By Christopher Atamian
Intellectually curious and charming, Ian Bremmer has carved out a central place for himself in the American foreign policy establishment. He has become the go-to man of presidents and congressmen for strategic advice and balanced intelligence, especially when it comes to Russia and the former Soviet republics.
Armed with a Ph.D. from Stanford University and a formidable work ethic, Bremmer has penned seven books, including the recent “Superpower: Three Choices for America's Role in the World” and hundreds of articles and opinion pieces for the world’s leading publications. He has even coined new terms in political science, including the “J-Curve” and “G-Zero.”
But Ian Bremmer is more than just a talking head. While some former diplomats or retired professors turn to consulting a là Henry Kissinger late in their careers, Bremmer actually began his by founding Eurasia Group, an enterprise he has since built into the most successful political risk-consulting firm in the world.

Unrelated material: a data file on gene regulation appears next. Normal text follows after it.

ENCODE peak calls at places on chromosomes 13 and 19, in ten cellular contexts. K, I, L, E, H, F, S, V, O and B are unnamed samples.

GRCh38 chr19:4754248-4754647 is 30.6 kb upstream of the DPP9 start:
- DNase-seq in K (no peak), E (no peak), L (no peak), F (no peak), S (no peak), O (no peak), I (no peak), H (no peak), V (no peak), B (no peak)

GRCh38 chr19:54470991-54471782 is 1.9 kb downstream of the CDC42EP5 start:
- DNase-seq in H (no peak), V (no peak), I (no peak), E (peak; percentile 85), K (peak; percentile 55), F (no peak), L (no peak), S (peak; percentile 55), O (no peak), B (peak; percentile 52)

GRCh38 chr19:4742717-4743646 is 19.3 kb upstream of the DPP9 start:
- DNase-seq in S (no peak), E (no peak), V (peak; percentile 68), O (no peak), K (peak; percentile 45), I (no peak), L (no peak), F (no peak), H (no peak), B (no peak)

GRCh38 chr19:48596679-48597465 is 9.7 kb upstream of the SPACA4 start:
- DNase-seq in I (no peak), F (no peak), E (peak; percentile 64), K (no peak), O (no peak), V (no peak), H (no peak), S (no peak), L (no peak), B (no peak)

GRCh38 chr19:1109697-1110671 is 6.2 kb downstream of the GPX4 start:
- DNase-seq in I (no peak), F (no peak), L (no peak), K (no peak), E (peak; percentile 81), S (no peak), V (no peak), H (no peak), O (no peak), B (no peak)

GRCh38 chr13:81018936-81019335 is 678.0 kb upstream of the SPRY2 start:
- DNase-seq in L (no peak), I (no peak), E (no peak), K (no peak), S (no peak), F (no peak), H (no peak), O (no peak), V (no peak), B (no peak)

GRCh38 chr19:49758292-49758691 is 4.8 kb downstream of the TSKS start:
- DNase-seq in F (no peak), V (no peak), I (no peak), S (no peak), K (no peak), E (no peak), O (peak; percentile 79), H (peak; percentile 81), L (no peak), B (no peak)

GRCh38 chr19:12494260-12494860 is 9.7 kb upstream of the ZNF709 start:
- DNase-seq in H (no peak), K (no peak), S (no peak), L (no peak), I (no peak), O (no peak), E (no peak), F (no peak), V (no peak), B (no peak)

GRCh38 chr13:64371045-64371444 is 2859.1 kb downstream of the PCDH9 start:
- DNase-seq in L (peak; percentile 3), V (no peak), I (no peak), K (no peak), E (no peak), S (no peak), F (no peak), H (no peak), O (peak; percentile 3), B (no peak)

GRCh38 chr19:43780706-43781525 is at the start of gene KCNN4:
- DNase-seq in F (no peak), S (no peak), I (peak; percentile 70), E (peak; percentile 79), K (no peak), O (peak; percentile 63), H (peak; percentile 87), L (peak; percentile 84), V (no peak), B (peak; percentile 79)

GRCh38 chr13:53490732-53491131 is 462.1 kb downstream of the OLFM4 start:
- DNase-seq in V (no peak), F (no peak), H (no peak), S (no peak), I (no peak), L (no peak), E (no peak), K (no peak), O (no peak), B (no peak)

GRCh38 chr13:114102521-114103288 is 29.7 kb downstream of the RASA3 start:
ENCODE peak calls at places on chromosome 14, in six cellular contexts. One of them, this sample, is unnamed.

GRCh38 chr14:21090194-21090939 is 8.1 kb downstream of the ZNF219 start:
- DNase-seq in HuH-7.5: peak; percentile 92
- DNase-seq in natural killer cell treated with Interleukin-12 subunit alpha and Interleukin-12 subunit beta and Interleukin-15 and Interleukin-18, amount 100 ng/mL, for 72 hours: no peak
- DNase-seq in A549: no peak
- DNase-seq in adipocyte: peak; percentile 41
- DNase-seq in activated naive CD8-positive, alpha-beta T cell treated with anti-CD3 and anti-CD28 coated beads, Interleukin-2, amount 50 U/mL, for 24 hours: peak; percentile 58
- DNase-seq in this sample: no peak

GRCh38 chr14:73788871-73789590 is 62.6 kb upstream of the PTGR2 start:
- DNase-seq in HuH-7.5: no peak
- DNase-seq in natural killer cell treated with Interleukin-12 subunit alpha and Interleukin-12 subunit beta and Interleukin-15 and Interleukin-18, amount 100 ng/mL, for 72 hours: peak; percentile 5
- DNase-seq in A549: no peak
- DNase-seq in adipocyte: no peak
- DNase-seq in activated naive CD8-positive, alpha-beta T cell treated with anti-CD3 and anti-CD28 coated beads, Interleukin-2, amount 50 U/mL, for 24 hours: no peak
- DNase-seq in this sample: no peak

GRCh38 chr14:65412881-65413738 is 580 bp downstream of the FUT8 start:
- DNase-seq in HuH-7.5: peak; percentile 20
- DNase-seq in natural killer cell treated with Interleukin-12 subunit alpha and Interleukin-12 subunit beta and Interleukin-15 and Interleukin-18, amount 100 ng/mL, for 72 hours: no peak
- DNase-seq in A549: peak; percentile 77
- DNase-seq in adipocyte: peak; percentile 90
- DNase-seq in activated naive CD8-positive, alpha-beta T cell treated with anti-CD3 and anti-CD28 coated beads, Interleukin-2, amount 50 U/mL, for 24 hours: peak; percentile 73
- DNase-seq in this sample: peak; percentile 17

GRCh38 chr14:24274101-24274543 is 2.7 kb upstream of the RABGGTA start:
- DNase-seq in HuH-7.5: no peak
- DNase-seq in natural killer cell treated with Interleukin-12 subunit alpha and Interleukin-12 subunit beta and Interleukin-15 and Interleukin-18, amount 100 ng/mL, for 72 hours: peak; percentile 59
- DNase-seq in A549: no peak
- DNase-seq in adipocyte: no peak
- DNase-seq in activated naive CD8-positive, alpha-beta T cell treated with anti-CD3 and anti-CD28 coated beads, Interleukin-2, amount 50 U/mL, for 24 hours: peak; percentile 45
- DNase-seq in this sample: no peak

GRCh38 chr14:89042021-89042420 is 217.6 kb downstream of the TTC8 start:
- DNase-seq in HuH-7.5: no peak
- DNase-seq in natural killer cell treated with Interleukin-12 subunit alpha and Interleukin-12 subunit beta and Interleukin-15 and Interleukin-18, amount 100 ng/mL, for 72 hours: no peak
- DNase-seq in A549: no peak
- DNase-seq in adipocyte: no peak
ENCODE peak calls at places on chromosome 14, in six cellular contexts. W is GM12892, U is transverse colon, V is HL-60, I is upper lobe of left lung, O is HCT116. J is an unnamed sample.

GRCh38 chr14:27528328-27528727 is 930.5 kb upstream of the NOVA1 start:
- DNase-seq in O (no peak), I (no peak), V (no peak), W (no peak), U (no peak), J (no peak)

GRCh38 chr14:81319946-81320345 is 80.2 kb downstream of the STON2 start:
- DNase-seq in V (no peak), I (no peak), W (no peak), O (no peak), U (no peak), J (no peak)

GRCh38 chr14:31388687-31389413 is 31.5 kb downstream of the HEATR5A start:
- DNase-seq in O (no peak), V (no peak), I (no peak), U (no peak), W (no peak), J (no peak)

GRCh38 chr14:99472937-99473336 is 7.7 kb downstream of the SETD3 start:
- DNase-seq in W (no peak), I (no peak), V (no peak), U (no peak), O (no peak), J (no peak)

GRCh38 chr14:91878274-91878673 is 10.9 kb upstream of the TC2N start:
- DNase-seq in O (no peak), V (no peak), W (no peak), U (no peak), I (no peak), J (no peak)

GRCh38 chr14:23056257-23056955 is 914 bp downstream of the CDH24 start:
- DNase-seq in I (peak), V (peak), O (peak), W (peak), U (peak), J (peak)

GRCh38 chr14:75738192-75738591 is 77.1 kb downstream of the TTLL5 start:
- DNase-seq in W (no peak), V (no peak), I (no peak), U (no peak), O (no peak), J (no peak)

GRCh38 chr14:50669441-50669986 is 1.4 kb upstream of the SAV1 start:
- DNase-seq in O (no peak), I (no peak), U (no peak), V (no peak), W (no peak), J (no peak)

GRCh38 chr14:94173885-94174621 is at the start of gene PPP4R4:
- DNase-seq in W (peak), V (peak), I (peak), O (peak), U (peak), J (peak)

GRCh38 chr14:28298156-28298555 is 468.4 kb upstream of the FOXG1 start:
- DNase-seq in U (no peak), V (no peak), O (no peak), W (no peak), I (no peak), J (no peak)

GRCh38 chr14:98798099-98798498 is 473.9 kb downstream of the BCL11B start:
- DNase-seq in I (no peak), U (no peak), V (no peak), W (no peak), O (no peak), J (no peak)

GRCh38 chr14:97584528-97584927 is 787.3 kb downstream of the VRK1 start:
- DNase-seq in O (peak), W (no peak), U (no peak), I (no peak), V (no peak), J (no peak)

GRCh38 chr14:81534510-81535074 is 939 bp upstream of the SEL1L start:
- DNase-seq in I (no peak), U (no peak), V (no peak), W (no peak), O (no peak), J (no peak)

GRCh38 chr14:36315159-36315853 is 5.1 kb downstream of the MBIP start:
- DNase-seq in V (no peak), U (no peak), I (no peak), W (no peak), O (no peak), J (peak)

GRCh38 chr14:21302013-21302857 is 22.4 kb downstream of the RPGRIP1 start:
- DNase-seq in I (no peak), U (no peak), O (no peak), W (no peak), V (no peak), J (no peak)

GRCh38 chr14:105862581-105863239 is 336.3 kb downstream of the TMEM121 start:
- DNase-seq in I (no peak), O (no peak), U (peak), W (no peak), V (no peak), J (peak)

Growing up Armenian
Ian Bremmer is only one-fourth Armenian (on his mother’s side), but he has always treasured that part of his heritage and the Armenian community’s embrace of his abilities and ambition. Ian’s mother eloped with his father and moved to Ecuador when she was just 19 years old. She became an officer’s wife, and after 22 years in the service they moved back to the United States, where Ian was born.
Unfortunately, his father died when Ian was four. His mother moved Ian and his brother to the projects outside Boston, where his grandparents lived. “I was more connected to my Armenian upbringing,” says Bremmer, “because I was raised only by my mother and my mother's side of the family. I barely remember my father and his side of the family, who live out West.”
Armenians are known for their strong, traditional sense of family, and Ian’s grandparents were no exception. “I spent quite a bit of time with my grandparents. My grandmother, in particular, was quite a pistol,” Ian remembers.